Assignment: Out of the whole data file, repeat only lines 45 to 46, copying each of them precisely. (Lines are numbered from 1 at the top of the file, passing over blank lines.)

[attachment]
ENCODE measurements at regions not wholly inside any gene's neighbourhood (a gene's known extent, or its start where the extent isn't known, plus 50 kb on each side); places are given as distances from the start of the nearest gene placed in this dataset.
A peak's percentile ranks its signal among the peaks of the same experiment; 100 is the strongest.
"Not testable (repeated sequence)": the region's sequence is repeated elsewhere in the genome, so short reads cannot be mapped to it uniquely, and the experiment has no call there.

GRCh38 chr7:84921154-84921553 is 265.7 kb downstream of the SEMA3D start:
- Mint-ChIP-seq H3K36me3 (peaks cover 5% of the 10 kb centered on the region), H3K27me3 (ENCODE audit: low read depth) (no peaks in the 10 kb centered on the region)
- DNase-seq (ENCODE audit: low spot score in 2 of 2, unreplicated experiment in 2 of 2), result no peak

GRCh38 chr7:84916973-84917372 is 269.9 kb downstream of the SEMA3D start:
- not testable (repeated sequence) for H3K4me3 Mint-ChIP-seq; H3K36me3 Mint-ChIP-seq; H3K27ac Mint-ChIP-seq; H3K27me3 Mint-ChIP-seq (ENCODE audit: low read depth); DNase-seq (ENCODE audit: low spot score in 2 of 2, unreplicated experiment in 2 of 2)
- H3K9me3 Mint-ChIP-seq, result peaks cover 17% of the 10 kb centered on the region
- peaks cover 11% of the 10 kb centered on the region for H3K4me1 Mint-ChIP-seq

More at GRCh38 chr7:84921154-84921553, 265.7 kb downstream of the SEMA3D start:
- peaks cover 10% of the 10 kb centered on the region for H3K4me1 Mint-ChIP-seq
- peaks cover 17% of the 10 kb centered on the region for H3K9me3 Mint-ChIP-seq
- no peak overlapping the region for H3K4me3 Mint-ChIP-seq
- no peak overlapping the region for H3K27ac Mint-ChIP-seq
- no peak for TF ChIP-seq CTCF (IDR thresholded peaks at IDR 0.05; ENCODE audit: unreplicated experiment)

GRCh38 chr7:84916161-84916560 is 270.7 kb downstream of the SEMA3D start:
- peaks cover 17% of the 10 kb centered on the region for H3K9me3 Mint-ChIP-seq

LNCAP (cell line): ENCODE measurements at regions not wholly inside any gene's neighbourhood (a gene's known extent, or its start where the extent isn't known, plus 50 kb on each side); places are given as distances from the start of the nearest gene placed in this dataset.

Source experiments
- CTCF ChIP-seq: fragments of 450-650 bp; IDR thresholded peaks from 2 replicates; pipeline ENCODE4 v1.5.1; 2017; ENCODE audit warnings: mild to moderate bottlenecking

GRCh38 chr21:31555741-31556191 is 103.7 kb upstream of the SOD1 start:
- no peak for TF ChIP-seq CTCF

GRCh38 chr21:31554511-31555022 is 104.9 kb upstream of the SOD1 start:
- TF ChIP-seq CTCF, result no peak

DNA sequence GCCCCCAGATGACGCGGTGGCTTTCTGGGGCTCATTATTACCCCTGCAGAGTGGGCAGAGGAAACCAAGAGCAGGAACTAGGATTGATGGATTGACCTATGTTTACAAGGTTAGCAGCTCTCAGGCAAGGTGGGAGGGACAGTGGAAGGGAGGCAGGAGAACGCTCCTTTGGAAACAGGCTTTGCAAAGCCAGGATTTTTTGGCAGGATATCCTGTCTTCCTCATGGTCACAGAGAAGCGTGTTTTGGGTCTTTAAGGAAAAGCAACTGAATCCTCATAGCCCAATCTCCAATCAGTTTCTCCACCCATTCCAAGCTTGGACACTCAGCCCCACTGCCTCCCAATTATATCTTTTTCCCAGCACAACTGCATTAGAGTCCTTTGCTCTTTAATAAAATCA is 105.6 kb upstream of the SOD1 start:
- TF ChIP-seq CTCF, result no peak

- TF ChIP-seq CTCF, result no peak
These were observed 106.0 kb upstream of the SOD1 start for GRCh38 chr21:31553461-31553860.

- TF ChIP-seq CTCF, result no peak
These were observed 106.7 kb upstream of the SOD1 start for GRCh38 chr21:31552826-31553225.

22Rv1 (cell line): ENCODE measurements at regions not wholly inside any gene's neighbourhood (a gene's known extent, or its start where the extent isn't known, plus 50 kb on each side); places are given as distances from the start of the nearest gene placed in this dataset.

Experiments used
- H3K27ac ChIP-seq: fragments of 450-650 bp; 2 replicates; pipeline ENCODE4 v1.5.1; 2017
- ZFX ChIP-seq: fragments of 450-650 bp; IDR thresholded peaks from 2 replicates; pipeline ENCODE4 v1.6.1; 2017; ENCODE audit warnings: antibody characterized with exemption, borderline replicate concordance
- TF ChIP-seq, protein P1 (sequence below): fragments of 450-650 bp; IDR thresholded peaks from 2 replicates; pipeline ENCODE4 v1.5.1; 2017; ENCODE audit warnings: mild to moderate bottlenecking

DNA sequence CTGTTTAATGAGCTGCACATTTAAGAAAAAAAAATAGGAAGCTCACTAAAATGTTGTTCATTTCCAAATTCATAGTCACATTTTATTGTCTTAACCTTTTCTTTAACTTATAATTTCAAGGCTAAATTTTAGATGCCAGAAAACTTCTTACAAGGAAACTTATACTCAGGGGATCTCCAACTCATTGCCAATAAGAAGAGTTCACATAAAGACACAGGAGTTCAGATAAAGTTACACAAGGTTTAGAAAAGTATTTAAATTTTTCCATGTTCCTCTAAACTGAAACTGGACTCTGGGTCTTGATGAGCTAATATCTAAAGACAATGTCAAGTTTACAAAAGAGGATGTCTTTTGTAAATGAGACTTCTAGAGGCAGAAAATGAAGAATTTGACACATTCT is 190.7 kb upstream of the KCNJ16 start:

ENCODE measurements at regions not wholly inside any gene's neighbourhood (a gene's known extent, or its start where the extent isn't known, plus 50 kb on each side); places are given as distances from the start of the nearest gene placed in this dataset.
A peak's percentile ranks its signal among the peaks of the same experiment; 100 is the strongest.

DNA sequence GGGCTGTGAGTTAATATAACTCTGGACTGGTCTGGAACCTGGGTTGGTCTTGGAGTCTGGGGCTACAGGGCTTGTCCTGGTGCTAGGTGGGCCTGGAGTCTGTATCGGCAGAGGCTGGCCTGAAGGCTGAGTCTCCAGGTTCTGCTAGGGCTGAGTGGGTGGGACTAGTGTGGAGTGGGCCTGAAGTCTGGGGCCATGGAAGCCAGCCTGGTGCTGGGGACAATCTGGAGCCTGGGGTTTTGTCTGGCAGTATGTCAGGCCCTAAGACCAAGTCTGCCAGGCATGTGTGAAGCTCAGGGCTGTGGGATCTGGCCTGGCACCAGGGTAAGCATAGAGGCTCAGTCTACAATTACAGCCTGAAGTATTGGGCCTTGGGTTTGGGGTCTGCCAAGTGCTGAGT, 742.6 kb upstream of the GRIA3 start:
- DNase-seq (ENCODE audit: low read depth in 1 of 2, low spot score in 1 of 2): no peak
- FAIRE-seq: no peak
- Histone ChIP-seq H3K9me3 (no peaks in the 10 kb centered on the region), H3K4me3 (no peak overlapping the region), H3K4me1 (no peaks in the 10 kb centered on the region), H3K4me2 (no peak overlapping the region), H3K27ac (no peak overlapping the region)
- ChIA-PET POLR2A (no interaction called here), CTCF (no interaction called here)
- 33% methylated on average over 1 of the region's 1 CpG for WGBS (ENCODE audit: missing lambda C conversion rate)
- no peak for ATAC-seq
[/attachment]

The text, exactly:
- 33% methylated on average over 1 of the region's 1 CpG for WGBS (ENCODE audit: missing lambda C conversion rate)
- no peak for ATAC-seq